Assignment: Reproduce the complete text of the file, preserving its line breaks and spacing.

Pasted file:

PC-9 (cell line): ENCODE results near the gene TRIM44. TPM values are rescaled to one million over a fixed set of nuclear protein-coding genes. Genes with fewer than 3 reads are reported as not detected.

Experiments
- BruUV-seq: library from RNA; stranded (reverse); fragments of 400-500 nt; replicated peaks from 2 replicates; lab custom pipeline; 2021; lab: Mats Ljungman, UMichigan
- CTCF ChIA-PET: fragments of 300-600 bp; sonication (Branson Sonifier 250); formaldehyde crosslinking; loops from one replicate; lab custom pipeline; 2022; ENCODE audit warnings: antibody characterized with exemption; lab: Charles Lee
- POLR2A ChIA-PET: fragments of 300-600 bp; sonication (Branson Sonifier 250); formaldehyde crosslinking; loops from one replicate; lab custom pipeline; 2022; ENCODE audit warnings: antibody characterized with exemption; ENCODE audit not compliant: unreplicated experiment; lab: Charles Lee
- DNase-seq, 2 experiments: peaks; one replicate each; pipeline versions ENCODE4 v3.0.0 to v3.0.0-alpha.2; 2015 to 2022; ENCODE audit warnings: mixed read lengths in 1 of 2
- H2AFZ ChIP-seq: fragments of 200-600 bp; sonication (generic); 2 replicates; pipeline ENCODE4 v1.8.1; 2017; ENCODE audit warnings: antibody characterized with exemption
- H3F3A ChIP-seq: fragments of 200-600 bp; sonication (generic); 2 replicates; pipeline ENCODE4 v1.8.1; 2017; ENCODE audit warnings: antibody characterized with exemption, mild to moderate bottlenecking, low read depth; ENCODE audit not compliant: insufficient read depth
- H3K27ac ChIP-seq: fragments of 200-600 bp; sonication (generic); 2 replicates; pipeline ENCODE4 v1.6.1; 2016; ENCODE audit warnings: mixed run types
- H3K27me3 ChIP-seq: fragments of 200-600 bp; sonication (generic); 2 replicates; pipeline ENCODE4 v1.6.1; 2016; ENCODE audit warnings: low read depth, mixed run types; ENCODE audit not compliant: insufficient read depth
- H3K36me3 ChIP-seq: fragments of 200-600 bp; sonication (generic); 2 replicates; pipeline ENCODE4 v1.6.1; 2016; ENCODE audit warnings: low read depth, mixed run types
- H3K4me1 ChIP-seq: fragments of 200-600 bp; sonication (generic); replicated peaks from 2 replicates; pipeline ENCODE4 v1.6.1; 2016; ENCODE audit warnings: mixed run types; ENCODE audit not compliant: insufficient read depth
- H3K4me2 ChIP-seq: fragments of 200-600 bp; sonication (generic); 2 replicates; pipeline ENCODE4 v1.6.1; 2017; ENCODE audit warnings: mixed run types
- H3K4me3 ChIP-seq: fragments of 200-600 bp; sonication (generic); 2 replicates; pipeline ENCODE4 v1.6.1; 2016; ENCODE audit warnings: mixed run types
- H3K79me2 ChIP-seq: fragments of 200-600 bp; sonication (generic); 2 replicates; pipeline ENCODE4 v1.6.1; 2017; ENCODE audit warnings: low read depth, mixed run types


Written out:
PC-9 (cell line): ENCODE results near the gene TRIM44. TPM values are rescaled to one million over a fixed set of nuclear protein-coding genes. Genes with fewer than 3 reads are reported as not detected.

Experiments
- BruUV-seq: library from RNA; stranded (reverse); fragments of 400-500 nt; replicated peaks from 2 replicates; lab custom pipeline; 2021; lab: Mats Ljungman, UMichigan
- CTCF ChIA-PET: fragments of 300-600 bp; sonication (Branson Sonifier 250); formaldehyde crosslinking; loops from one replicate; lab custom pipeline; 2022; ENCODE audit warnings: antibody characterized with exemption; lab: Charles Lee
- POLR2A ChIA-PET: fragments of 300-600 bp; sonication (Branson Sonifier 250); formaldehyde crosslinking; loops from one replicate; lab custom pipeline; 2022; ENCODE audit warnings: antibody characterized with exemption; ENCODE audit not compliant: unreplicated experiment; lab: Charles Lee
- DNase-seq, 2 experiments: peaks; one replicate each; pipeline versions ENCODE4 v3.0.0 to v3.0.0-alpha.2; 2015 to 2022; ENCODE audit warnings: mixed read lengths in 1 of 2
- H2AFZ ChIP-seq: fragments of 200-600 bp; sonication (generic); 2 replicates; pipeline ENCODE4 v1.8.1; 2017; ENCODE audit warnings: antibody characterized with exemption
- H3F3A ChIP-seq: fragments of 200-600 bp; sonication (generic); 2 replicates; pipeline ENCODE4 v1.8.1; 2017; ENCODE audit warnings: antibody characterized with exemption, mild to moderate bottlenecking, low read depth; ENCODE audit not compliant: insufficient read depth
- H3K27ac ChIP-seq: fragments of 200-600 bp; sonication (generic); 2 replicates; pipeline ENCODE4 v1.6.1; 2016; ENCODE audit warnings: mixed run types
- H3K27me3 ChIP-seq: fragments of 200-600 bp; sonication (generic); 2 replicates; pipeline ENCODE4 v1.6.1; 2016; ENCODE audit warnings: low read depth, mixed run types; ENCODE audit not compliant: insufficient read depth
- H3K36me3 ChIP-seq: fragments of 200-600 bp; sonication (generic); 2 replicates; pipeline ENCODE4 v1.6.1; 2016; ENCODE audit warnings: low read depth, mixed run types
- H3K4me1 ChIP-seq: fragments of 200-600 bp; sonication (generic); replicated peaks from 2 replicates; pipeline ENCODE4 v1.6.1; 2016; ENCODE audit warnings: mixed run types; ENCODE audit not compliant: insufficient read depth
- H3K4me2 ChIP-seq: fragments of 200-600 bp; sonication (generic); 2 replicates; pipeline ENCODE4 v1.6.1; 2017; ENCODE audit warnings: mixed run types
- H3K4me3 ChIP-seq: fragments of 200-600 bp; sonication (generic); 2 replicates; pipeline ENCODE4 v1.6.1; 2016; ENCODE audit warnings: mixed run types
- H3K79me2 ChIP-seq: fragments of 200-600 bp; sonication (generic); 2 replicates; pipeline ENCODE4 v1.6.1; 2017; ENCODE audit warnings: low read depth, mixed run types